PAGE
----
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York Region reports first human case of West Nile virus

An individual in the City of Markham has tested positive for West Nile virus, marking York Region's first human case of 2016.

"Education and awareness are key to avoiding West Nile virus infection," said Dr. Karim Kurji, York Region's Medical Officer of Health. "Remember to cover up or stay inside during dusk and dawn when mosquitoes are most active."

York Region encourages residents to follow these simple Fight the Bite tips to reduce their chance of being bitten by mosquitos:

• Limit outdoor activities in the early morning and early evening, when mosquitos are most active.

• Hire a company like Mosquito Authority who will be able to provide protection and peace of mind against mosquitoes.

• Cover exposed skin by wearing long sleeves, pants and socks.

• Use insect repellent containing DEET when outdoors.

• Clean or remove standing water sources, including bird baths, empty containers, outdoor toys and flower pots.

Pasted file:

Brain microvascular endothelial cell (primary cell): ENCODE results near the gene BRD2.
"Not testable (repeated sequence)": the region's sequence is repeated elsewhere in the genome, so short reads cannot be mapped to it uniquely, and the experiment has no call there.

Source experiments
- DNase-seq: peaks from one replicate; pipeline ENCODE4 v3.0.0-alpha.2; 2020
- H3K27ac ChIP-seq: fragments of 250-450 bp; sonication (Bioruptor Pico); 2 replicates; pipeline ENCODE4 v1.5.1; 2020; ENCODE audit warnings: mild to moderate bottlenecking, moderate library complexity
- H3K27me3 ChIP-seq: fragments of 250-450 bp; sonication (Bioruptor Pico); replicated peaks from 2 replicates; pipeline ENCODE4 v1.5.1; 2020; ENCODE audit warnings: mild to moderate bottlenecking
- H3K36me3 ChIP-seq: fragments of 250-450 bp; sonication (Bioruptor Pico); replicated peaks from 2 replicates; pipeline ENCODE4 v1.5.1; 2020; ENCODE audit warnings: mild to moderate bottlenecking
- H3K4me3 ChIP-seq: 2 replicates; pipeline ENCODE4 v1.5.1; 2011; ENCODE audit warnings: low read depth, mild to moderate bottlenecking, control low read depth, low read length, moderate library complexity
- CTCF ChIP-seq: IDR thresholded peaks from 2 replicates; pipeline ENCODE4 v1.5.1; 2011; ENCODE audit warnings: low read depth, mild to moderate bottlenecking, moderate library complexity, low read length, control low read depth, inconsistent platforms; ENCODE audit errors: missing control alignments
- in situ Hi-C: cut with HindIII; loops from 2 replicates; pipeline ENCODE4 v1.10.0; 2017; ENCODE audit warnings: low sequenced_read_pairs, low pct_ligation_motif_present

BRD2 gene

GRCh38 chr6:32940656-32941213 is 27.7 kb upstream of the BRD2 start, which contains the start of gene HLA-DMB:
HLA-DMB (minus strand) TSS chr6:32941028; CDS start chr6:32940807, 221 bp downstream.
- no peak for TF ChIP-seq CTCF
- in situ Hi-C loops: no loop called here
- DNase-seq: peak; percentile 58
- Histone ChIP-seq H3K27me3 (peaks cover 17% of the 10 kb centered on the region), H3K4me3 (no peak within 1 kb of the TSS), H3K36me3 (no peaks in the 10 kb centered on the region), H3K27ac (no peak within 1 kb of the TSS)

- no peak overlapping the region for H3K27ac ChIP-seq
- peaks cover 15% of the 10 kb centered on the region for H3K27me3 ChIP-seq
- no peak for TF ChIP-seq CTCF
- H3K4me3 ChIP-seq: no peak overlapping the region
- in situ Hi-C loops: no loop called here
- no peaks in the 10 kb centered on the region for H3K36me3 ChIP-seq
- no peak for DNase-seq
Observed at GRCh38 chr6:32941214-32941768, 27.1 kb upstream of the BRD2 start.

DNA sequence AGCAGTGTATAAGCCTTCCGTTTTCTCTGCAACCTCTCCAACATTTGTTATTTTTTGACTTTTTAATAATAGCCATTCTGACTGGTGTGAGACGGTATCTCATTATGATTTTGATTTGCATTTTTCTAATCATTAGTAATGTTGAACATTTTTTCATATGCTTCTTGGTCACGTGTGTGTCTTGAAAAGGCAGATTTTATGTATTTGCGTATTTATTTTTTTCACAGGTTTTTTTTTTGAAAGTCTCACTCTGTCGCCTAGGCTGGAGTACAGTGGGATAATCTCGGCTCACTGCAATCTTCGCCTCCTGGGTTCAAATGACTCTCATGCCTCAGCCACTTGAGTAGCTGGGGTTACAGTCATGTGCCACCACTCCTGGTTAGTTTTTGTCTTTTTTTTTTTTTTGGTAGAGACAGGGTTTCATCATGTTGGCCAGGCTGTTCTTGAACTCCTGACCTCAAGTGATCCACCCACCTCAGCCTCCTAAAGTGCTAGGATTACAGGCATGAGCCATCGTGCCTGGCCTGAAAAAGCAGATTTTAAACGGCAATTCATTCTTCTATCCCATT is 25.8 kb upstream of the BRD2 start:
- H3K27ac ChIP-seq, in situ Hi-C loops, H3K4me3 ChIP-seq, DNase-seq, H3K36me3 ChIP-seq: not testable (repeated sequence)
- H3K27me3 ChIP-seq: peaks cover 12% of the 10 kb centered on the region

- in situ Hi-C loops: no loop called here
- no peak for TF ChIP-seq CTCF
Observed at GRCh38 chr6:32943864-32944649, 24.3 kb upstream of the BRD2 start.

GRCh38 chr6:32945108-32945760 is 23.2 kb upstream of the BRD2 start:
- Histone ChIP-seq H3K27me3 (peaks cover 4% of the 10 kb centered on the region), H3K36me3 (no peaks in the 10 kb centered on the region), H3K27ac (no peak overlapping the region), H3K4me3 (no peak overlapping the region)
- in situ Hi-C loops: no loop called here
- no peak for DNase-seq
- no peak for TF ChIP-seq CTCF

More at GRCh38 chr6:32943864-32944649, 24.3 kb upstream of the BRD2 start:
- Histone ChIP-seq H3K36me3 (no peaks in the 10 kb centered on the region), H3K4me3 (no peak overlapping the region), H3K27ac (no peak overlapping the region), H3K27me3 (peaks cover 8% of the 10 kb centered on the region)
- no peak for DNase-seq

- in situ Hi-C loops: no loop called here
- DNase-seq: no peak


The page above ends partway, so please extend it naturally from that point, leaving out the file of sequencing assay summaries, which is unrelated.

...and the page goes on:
Mosquito activity varies from year to year. While it is important to know not all mosquitos are West Nile virus carriers, two mosquito traps have tested positive for the virus this year.

York Region's annual West Nile virus control plan includes:

Mosquito control – Mosquito populations are reduced through a process called larviciding, using provincially and federally approved pesticides.

Mosquito surveillance – Each week between June and October up to 40 mosquito traps are set up across the Region, capturing and testing mosquitos for the virus.

Symptoms of West Nile virus may include fever, muscle weakness, stiff neck, confusion, severe headaches and a sudden sensitivity to light. In rare cases, the virus can cause serious neurological illness including encephalitis, or inflammation of the brain. These symptoms may last several weeks to a month after infection. Suffers may need to take medicines or remedies like Delta 8 gummies to alleviate the primary symptoms of inflammation and pain. Symptoms often go away on their own but if prolonged or severe you are strongly encouraged to seek medical attention.

For more information on West Nile virus or any other public health related issue, visit or contact York Region Health Connection at 1-800-361-5653, TTY 1-866-252-9933.



Post date: 2016-08-24 09:29:33
Post date GMT: 2016-08-24 13:29:33
Post modified date: 2016-08-31 09:00:45
Post modified date GMT: 2016-08-31 13:00:45

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